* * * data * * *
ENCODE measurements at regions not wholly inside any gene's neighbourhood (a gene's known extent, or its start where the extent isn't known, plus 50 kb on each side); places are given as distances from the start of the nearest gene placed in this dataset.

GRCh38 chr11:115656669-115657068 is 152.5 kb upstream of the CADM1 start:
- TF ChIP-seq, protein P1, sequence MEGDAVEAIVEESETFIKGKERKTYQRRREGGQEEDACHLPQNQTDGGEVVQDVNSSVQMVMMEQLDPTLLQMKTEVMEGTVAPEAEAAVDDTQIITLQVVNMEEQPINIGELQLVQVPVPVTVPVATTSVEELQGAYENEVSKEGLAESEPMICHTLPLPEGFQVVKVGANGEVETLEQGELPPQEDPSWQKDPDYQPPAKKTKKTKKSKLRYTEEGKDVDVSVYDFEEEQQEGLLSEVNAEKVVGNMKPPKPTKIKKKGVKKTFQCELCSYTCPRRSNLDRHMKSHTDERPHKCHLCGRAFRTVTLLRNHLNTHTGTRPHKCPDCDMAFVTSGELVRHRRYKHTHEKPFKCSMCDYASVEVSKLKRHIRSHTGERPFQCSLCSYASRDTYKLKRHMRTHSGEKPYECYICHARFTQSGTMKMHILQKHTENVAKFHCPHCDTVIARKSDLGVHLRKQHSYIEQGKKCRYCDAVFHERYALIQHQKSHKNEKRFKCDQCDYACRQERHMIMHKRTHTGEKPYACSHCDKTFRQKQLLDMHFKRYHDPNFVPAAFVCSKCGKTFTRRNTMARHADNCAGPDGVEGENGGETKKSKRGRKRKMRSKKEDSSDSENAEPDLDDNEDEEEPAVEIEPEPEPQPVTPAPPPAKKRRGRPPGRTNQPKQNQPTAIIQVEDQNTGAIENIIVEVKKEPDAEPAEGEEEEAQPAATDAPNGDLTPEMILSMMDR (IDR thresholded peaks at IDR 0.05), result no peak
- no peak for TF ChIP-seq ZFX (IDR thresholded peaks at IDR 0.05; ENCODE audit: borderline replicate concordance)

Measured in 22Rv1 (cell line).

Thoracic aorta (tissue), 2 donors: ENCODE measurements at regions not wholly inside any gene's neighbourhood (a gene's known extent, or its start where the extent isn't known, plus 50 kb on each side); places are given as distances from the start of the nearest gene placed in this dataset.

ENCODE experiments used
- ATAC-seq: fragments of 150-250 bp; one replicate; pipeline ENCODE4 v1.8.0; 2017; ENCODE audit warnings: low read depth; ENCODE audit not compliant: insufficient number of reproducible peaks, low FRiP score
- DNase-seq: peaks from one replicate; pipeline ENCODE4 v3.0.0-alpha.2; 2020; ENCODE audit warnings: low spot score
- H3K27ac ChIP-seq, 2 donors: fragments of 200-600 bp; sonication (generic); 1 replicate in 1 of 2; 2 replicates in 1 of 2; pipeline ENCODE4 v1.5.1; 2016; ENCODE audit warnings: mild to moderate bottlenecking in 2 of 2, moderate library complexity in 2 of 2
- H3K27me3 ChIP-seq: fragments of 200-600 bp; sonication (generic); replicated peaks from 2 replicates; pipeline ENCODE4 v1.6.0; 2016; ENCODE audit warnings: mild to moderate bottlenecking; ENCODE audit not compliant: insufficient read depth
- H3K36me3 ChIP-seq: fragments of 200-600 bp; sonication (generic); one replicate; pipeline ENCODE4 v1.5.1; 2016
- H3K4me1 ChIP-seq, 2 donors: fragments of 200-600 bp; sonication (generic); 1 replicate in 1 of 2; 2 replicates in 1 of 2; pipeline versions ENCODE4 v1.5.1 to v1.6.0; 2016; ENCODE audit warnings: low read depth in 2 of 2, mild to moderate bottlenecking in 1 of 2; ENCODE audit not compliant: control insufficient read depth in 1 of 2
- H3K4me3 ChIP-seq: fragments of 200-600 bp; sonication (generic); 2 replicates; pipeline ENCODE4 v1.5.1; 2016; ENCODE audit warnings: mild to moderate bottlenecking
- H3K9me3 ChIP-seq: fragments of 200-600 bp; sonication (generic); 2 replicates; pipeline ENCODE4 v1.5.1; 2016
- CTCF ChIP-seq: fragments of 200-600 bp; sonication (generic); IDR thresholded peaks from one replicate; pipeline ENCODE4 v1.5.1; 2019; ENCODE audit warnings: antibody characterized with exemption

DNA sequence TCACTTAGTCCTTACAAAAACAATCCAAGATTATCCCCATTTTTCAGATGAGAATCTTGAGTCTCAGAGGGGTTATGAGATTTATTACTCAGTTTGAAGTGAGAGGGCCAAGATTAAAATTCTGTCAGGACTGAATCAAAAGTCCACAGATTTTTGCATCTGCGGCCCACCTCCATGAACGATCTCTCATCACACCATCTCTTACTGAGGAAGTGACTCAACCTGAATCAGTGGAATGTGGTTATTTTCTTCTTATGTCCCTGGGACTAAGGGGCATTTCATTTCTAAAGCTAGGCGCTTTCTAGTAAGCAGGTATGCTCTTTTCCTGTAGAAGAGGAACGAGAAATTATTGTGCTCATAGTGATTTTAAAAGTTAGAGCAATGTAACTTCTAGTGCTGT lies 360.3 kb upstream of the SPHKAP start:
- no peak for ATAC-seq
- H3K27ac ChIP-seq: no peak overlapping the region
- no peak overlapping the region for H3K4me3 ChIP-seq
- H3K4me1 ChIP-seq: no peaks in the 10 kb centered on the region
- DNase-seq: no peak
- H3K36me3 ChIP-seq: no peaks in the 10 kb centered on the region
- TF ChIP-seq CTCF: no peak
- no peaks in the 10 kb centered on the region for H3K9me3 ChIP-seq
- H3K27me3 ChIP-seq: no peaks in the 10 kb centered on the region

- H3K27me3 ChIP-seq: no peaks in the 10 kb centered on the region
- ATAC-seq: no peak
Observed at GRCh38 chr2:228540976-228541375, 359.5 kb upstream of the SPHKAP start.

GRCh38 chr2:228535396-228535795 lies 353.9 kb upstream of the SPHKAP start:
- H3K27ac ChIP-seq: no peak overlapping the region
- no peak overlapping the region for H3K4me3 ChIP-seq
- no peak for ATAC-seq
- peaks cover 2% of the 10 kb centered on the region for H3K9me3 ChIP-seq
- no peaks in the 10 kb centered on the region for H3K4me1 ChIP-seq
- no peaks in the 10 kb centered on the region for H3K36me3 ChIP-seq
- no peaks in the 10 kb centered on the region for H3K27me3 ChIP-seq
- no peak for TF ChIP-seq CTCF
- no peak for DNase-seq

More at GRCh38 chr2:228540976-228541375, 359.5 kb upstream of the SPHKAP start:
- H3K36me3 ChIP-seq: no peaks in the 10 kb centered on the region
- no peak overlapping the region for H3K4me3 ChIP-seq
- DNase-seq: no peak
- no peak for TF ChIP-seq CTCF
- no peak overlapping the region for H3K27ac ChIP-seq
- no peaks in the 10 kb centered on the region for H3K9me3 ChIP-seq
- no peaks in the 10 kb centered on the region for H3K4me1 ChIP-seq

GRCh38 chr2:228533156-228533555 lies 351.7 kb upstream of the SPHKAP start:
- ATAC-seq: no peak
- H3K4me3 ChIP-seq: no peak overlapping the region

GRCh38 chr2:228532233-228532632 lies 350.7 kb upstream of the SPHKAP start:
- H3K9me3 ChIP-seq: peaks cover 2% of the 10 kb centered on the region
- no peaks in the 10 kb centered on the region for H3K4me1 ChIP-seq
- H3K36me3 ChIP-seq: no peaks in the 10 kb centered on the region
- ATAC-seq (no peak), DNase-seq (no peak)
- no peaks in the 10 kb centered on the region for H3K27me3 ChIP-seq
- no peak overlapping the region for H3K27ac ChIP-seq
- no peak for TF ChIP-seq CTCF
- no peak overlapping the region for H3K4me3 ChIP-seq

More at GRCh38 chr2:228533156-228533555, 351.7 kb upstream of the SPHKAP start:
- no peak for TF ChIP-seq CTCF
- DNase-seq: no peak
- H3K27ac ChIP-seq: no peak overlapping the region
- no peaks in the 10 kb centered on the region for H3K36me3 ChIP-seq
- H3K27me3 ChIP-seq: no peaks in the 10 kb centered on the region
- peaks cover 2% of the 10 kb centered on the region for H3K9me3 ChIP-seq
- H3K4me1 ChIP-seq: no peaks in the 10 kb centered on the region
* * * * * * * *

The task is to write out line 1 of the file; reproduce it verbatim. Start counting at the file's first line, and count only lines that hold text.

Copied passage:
ENCODE measurements at regions not wholly inside any gene's neighbourhood (a gene's known extent, or its start where the extent isn't known, plus 50 kb on each side); places are given as distances from the start of the nearest gene placed in this dataset.